1. Develop a content strategy
    • What is your podcast going to be about?
    • What will your format be (interviews, stories, single host, music?)
    • Will you have recurring segments? If so, what will they be?
  2. Create an ongoing content calendar for upcoming episodes
  3. Write an outline with script notes for each episode
  4. Write and record your intros and outros (the bits that play at the beginning and end of each episode)
  5. Develop your show artwork for your website and/or the hosting platform

Key takeaway #3: Know your objective and assess your commitment level.

Is this podcast for your business? Are you wanting to use a podcast as a marketing or sales channel? Do you want to use it to communicate with your customers? Or are you just doing this because a podcast sounds like fun?

“If you need to get this done for your business, don’t Google this,” Ryan said. “If you’re just wanting to experiment, then go ahead and spend 20 hours researching and try some things.”

As always, before you begin, define your podcast’s objective. This will influence your approach and, more importantly, your content. Once you know why you’re doing this, figure out how much time you have to devote to it. As we mentioned earlier, just selecting and setting up your equipment takes a significant time commitment—and that’s before you record a single word.

An estimated 62 million people listen to podcasts weekly in the U.S. That represents an opportunity for businesses to connect with their customers in a unique and authentic way. And, with podcasts continuing to grow in popularity each year, especially with people between the ages of 25-54, it’s hard for brands to ignore this channel.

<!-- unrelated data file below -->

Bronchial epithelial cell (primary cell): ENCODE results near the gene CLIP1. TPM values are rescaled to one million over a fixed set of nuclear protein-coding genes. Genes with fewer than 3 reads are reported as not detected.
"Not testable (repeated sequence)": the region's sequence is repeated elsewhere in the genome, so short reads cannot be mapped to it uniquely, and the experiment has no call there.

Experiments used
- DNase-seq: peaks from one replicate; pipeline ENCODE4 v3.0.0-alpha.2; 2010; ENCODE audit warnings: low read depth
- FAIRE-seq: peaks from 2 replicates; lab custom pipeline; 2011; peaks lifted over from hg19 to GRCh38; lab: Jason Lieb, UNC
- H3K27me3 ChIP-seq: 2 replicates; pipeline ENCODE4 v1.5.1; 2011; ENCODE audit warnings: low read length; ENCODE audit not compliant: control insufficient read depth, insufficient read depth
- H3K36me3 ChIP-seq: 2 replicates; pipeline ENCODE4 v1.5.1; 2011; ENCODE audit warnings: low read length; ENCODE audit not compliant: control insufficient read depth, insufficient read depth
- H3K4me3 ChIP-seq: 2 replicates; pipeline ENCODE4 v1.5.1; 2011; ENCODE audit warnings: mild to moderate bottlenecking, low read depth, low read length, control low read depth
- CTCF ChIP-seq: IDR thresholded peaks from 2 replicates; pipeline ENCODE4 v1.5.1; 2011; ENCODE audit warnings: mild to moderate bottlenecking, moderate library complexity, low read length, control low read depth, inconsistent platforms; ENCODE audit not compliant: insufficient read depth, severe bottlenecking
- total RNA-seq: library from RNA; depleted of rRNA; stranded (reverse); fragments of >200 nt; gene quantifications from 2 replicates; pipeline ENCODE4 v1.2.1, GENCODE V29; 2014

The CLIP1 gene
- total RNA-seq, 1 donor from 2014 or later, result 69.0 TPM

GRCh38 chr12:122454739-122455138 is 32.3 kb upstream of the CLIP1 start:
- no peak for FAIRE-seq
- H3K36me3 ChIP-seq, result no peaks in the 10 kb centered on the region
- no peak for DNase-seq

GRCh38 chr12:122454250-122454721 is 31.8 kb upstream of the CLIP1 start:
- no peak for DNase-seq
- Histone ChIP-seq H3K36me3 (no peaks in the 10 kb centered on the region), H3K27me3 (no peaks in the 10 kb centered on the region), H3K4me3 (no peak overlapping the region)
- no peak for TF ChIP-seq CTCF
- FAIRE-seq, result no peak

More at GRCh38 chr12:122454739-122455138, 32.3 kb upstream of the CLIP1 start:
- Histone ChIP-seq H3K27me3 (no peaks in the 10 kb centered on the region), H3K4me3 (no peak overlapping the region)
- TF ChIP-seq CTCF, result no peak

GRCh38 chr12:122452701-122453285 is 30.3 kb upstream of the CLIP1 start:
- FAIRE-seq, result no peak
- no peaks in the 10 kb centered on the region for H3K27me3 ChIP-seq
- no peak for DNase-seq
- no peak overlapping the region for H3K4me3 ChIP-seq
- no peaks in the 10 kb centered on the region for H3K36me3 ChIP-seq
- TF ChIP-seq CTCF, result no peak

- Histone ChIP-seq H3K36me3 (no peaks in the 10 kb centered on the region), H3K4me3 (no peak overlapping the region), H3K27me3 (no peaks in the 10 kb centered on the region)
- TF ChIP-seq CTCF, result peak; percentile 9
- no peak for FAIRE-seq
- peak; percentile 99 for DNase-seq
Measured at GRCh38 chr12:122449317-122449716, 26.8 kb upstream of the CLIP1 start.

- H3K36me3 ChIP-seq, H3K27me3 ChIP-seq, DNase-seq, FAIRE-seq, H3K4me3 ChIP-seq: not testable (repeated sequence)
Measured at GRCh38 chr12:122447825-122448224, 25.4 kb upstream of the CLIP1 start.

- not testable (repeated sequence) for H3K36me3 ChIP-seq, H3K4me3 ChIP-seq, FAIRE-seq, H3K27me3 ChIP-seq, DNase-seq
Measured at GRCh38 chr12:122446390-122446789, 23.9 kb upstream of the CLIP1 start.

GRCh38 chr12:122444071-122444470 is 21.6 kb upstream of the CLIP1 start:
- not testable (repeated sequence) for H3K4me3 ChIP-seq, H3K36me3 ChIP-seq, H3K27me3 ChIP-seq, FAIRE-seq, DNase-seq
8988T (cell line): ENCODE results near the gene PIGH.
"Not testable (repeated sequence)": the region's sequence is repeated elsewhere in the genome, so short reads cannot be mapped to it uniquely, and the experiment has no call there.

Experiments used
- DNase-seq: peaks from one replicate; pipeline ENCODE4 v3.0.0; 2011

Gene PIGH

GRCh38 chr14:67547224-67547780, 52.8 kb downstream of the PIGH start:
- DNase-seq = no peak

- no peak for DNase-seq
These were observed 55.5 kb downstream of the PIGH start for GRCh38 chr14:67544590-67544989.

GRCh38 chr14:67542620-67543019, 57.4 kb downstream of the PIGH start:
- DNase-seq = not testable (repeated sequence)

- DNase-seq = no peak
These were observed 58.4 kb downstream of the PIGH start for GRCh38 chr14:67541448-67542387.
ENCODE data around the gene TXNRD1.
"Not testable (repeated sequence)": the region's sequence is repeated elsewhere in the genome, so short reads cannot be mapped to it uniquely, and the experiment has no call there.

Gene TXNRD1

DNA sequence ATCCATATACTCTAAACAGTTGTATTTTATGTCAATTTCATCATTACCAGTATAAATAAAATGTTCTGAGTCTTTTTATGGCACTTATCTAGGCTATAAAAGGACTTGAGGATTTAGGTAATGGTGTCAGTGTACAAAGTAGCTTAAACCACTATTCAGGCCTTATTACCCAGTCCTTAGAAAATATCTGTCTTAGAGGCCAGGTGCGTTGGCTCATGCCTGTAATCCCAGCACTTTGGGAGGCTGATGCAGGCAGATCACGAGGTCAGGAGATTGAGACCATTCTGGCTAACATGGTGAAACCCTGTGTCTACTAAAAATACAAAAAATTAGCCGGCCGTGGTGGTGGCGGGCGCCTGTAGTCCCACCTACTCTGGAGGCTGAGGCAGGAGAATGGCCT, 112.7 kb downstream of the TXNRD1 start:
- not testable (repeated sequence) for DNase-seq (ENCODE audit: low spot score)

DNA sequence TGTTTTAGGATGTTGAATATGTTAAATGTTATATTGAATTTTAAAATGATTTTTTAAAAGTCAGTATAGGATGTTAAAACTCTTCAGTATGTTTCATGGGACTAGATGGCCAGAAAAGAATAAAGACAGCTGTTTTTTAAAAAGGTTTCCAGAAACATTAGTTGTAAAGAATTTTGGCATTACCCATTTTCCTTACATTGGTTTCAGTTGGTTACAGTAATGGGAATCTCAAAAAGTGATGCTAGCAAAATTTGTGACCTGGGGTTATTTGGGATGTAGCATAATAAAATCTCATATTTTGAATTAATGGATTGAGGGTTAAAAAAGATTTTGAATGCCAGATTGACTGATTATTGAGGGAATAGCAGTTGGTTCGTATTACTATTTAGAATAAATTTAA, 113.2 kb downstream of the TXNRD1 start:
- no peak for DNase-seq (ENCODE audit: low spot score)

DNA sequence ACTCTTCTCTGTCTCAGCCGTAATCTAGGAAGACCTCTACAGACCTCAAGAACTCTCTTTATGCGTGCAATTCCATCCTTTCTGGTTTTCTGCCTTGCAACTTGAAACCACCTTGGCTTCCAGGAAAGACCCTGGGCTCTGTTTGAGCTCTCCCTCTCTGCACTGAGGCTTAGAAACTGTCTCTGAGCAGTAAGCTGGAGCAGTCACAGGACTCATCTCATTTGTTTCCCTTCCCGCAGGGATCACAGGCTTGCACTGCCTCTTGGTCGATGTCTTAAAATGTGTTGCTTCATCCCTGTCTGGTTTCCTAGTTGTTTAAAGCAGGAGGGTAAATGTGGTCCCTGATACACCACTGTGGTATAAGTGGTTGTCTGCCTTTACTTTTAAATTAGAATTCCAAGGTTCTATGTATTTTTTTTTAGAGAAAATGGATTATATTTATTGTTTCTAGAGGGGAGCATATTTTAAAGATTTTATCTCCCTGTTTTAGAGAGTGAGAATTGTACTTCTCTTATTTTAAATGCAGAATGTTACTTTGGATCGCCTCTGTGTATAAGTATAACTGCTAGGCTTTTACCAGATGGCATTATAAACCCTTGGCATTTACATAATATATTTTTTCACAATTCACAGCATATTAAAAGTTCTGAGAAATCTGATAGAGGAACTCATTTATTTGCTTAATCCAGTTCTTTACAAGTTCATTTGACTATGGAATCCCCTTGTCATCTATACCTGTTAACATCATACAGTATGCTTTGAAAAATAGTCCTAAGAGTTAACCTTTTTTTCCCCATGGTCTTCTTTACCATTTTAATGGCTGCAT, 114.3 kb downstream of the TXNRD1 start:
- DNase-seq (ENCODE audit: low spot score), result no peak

“Businesses want an opportunity to talk to their customers. They want an opportunity to talk about their products,” Sara added. “But, they don’t have the time to do all the setup, all the extra things that go into making a podcast happen.”

“Right,” Ryan agreed. “It’s just too much. Don’t act like it’s not technical. Don’t present starting a podcast as if it’s simple. That’s misleading.”

Your objective may be to position yourself as a thought leader in your industry. Or maybe you want to share expert tips on how to get the most out of your software platform. Neither one of those objectives require you to be a junior audio engineer. Nor should you have to take the time to become one.

The bottom line:

Find an expert to help with all the technical stuff, so you can focus on your objective (reaching your customers) and spend your time on sharing your subject matter expertise (not on learning audio engineering).

If your business is interested in starting a podcast as part of your content strategy, Contact us. Peer Sales Agency is dedicated to helping small and mid-size SaaS businesses generate and nurture leads, helping them convert potential into profit.

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Ryan Mack

Ryan Mack is the CEO and co-founder of Peer Sales Agency. Fueled by his drive to help companies reach their revenue goals, he puts his decades of experience in sales, private equity, and organization leadership to work for Peer’s clients.